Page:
This needs to be said.  Because those of us in leadership need to take responsibility of the environments in which we are seeking to cultivate. Speaking as an individual though, while I don’t want to be beaten on the head all the time that is all my fault that the church is dying … I do want to take responsibility where I am not contributing to the life and nourishment of the church – in whatever form. I was struck in a conversation with a Roman Catholic new friend while on a journey to Seremban how in many ways we Protestants have often a too idealized notion of the church, we miss how to live and work in the concrete realities of the church right before our eyes.  I did not see that in her. She was able to embrace the church’s inadequate practices, re-examine personal responsibilities and work towards changing both.  That food has kept me thinking till now.

 ”… the transformation of the church will be about empowering people to face fundamental questions of their local existence, engaging with all its complexity and emerging as a renewed organism that is faithful to the truth and disinterested in power.

… Answers that do not acknowledge the full reality and complexity of our situation are essentially futile.  We need to be in love with the ancient wisdom of simplicity, yet not allow ourselves to become simplistic; to be prepared to journey with an ’emergent Christ’ – a Christ who entered our world and evolved a new faith from the ground up.”  (p. 24-25)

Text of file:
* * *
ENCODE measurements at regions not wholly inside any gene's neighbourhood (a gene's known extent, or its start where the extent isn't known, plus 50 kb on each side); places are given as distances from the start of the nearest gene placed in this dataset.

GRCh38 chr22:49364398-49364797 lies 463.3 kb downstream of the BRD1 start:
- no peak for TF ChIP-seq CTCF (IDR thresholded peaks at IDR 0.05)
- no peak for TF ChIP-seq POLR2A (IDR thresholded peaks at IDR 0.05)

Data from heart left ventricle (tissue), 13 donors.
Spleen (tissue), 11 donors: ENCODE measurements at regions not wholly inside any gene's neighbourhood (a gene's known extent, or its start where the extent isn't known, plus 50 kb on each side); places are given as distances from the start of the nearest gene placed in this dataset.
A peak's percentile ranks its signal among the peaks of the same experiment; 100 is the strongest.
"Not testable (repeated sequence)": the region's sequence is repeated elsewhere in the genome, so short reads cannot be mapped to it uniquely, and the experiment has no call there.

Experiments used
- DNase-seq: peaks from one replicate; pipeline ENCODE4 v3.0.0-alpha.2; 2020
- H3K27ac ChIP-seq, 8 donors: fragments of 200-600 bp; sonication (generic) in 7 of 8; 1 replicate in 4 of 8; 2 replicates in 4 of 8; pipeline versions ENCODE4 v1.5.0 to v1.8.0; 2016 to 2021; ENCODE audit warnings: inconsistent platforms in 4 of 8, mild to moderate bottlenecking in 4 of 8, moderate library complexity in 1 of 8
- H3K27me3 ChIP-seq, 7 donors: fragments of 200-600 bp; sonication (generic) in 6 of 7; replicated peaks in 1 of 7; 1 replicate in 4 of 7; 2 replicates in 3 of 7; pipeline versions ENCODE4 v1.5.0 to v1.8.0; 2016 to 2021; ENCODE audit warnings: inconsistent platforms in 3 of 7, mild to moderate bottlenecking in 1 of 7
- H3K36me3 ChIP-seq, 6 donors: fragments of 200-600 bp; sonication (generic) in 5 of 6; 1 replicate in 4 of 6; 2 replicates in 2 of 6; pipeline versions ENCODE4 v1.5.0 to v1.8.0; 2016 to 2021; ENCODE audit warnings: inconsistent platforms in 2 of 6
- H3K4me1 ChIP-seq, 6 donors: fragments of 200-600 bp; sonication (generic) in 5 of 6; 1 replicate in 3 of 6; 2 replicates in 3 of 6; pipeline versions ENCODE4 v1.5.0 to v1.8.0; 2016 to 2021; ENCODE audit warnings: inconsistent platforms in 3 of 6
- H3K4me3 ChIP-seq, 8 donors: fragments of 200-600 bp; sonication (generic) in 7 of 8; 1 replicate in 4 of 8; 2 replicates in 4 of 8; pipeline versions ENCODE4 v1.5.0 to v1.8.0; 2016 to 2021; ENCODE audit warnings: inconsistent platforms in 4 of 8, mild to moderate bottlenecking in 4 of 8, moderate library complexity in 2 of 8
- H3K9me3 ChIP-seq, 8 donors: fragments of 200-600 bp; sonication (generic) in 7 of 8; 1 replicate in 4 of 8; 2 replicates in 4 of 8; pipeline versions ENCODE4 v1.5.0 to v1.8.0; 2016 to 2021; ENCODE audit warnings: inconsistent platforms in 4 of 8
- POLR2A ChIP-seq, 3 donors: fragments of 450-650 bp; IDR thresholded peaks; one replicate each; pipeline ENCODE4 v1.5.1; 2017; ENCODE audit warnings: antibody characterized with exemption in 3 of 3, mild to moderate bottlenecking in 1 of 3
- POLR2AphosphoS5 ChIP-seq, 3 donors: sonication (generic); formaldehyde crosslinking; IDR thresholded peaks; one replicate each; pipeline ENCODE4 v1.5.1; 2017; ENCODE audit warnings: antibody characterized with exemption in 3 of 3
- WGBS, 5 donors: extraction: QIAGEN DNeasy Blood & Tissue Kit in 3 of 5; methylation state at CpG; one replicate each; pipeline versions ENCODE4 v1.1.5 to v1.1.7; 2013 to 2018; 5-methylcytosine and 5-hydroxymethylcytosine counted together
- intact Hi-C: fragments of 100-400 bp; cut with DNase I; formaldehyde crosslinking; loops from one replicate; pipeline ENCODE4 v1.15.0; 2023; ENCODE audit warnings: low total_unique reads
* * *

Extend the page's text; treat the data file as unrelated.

Simplistic answers drives me nuts. Over complex analysis can be draining and distracting. And in between these two poles, we are trying to carve some ways to encounter Christ, embrace him and explore new frontiers with Jesus   will see not just the transformation of the church but more so the transformation of society for the good of all.  This is a big picture kind of approach which doesn’t want to ignore grass-root developments.  It requires focus, and perseverance. It needs maturity and community.

When I hear voices calling out this is the ONLY way, rather than this is one way contributing to our common journey, the simplistic frequencies are caught in the antenna. When I hear voices needing to demonize another in order to justify their own existence, I try to be sympathetic but lean on caution.  These voices tell me more about the ones speaking, then the ONE who is trying to speak to us. But sometimes, there are voices which will help us flourish together … I hear God’s still small whisper there.